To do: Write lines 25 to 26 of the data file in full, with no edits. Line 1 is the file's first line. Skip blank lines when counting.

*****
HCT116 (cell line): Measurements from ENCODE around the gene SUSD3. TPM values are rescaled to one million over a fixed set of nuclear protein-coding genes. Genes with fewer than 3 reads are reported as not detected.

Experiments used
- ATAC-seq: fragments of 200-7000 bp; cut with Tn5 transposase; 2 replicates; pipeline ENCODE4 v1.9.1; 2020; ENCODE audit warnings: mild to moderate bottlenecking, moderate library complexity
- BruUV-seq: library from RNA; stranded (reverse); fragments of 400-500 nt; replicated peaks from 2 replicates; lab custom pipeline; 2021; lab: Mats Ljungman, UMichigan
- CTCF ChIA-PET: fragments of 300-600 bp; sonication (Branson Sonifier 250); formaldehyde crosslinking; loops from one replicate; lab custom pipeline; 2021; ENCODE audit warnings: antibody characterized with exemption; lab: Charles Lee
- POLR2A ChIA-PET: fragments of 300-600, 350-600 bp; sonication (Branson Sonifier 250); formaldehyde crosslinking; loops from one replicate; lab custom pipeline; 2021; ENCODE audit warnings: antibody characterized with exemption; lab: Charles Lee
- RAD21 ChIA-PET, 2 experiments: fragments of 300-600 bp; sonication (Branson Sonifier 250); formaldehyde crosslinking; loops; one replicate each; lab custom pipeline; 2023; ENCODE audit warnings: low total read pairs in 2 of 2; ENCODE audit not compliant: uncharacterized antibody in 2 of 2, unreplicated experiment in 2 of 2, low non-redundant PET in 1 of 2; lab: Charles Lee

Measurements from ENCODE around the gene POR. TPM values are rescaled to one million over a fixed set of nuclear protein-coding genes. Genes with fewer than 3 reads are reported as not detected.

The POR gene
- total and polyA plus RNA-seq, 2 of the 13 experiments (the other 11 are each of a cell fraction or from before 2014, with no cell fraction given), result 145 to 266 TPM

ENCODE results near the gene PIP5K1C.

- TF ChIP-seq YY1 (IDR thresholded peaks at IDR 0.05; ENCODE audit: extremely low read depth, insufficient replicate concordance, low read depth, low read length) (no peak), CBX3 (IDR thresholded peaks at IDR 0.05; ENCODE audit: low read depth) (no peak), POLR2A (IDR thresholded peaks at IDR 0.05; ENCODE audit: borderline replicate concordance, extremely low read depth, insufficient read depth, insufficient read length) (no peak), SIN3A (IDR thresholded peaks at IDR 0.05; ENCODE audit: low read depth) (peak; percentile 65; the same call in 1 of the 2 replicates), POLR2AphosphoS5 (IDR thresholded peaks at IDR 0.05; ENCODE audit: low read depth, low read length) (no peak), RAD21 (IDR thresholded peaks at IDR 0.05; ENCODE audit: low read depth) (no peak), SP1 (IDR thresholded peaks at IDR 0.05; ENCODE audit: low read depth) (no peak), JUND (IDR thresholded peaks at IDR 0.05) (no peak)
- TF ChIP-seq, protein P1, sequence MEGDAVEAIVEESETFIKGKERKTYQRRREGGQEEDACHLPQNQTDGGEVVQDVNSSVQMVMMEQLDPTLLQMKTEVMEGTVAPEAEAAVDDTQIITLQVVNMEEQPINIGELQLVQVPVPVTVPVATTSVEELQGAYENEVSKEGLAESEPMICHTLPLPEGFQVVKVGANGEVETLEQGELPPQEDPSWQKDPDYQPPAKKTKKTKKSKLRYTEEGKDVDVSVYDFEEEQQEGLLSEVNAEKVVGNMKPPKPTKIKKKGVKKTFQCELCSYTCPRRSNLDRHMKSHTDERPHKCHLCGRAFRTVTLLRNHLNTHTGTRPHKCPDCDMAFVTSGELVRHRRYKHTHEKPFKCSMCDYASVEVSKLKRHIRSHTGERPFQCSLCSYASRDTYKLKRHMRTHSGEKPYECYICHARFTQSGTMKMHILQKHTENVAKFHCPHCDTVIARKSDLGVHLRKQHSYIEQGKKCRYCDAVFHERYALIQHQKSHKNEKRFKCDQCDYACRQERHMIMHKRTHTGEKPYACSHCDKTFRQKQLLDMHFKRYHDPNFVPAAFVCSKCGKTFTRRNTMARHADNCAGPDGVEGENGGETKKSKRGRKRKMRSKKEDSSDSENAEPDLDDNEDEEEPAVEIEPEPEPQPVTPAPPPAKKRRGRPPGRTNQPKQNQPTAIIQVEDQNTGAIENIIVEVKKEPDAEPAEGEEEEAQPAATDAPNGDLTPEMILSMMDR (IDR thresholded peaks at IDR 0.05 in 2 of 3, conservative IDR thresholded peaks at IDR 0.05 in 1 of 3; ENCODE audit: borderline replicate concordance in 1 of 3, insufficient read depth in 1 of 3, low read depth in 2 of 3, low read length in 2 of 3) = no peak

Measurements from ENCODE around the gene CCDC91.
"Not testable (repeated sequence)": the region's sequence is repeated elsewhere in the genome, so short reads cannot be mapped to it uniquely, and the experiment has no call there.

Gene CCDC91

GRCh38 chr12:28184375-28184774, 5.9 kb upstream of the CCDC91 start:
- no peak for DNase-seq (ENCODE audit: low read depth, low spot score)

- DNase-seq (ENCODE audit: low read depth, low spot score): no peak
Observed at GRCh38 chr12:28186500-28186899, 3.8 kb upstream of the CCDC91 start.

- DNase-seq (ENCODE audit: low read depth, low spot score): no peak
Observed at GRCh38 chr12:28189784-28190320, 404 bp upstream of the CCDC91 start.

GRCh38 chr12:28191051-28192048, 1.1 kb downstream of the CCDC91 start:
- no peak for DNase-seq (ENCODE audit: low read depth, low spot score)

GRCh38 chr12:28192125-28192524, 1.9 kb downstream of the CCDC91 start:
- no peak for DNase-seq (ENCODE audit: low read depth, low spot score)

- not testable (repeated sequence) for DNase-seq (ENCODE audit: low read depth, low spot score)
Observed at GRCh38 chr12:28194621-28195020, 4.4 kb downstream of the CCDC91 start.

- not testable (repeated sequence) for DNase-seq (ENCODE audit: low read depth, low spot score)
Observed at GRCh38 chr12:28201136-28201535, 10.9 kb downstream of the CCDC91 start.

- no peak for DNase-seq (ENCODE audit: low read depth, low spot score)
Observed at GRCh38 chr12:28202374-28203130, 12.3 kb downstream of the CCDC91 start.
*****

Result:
GRCh38 chr12:28192125-28192524, 1.9 kb downstream of the CCDC91 start:
- no peak for DNase-seq (ENCODE audit: low read depth, low spot score)